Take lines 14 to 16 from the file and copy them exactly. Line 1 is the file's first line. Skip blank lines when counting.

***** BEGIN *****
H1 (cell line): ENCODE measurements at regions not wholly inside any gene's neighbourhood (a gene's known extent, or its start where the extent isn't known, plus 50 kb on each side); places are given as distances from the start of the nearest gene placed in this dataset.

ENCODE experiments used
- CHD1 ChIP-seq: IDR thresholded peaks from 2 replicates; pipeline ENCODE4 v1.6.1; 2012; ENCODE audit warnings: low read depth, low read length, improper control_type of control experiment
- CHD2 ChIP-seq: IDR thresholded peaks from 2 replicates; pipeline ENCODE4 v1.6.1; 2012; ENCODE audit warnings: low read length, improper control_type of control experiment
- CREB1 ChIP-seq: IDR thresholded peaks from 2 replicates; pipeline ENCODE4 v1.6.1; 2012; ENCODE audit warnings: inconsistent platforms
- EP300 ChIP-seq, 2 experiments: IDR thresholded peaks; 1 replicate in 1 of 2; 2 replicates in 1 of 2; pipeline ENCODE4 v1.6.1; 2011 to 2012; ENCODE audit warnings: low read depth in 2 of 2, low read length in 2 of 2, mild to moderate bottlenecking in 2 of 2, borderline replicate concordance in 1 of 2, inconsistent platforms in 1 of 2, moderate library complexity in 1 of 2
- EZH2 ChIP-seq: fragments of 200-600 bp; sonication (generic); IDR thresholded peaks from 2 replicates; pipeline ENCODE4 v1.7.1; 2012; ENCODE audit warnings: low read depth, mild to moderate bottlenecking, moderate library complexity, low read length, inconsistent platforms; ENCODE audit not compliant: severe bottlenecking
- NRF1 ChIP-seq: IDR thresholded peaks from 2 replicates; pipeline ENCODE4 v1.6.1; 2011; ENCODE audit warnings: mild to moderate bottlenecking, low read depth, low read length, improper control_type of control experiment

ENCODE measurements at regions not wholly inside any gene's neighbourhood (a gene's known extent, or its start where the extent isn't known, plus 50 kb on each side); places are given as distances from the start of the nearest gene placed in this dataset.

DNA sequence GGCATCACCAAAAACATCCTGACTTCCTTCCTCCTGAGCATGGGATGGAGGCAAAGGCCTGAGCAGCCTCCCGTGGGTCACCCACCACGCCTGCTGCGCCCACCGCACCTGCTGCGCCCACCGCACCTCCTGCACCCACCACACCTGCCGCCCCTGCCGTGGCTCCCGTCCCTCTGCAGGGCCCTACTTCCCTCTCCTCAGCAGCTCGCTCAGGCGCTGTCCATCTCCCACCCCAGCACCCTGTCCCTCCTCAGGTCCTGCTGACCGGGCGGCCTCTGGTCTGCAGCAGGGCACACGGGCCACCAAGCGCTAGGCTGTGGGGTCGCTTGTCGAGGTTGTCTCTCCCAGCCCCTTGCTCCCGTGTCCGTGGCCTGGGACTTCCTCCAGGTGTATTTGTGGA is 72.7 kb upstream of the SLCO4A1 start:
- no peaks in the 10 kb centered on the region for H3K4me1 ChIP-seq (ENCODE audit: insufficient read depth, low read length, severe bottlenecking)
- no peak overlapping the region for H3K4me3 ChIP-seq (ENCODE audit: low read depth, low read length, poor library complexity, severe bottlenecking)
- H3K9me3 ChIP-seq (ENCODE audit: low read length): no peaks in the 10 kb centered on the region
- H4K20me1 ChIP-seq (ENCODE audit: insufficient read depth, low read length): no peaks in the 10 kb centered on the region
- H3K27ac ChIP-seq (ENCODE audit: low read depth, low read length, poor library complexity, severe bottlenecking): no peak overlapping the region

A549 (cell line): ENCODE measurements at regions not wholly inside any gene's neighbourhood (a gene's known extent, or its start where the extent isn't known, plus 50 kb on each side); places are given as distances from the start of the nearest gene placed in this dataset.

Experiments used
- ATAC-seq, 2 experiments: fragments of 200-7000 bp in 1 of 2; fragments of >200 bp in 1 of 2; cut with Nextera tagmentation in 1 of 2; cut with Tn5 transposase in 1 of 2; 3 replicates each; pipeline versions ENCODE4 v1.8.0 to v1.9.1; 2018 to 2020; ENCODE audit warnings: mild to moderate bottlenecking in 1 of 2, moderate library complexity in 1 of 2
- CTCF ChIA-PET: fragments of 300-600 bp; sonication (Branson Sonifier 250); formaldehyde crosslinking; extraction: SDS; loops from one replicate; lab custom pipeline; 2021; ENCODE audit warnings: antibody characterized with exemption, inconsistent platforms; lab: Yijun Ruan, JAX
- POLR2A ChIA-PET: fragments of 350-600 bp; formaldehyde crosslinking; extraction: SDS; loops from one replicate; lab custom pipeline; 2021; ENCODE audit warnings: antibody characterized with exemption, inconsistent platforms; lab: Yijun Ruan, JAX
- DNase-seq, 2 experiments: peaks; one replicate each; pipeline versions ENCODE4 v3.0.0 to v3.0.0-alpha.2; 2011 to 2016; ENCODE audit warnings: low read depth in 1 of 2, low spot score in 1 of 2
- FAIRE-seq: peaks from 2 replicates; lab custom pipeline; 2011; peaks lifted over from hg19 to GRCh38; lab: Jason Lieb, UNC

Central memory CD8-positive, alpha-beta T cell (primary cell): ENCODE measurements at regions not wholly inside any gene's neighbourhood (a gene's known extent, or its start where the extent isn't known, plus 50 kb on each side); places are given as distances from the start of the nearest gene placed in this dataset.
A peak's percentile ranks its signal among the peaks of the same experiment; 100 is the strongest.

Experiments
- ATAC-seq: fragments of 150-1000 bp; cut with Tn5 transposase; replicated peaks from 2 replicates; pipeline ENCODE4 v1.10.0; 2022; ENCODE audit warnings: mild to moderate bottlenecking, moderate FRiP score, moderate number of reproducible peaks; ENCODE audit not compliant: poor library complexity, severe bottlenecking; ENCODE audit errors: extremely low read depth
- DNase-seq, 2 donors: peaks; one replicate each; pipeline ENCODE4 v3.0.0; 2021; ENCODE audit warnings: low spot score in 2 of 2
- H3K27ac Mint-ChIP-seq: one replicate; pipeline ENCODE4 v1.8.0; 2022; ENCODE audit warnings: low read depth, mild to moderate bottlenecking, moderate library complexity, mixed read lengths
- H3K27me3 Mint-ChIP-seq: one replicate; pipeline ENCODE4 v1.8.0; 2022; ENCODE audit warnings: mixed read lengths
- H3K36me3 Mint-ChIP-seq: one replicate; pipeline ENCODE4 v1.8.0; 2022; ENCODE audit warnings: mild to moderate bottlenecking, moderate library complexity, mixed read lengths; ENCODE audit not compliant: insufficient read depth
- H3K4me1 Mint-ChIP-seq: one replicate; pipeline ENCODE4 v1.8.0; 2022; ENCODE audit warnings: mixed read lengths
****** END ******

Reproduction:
- H4K20me1 ChIP-seq (ENCODE audit: insufficient read depth, low read length): no peaks in the 10 kb centered on the region
- H3K27ac ChIP-seq (ENCODE audit: low read depth, low read length, poor library complexity, severe bottlenecking): no peak overlapping the region

A549 (cell line): ENCODE measurements at regions not wholly inside any gene's neighbourhood (a gene's known extent, or its start where the extent isn't known, plus 50 kb on each side); places are given as distances from the start of the nearest gene placed in this dataset.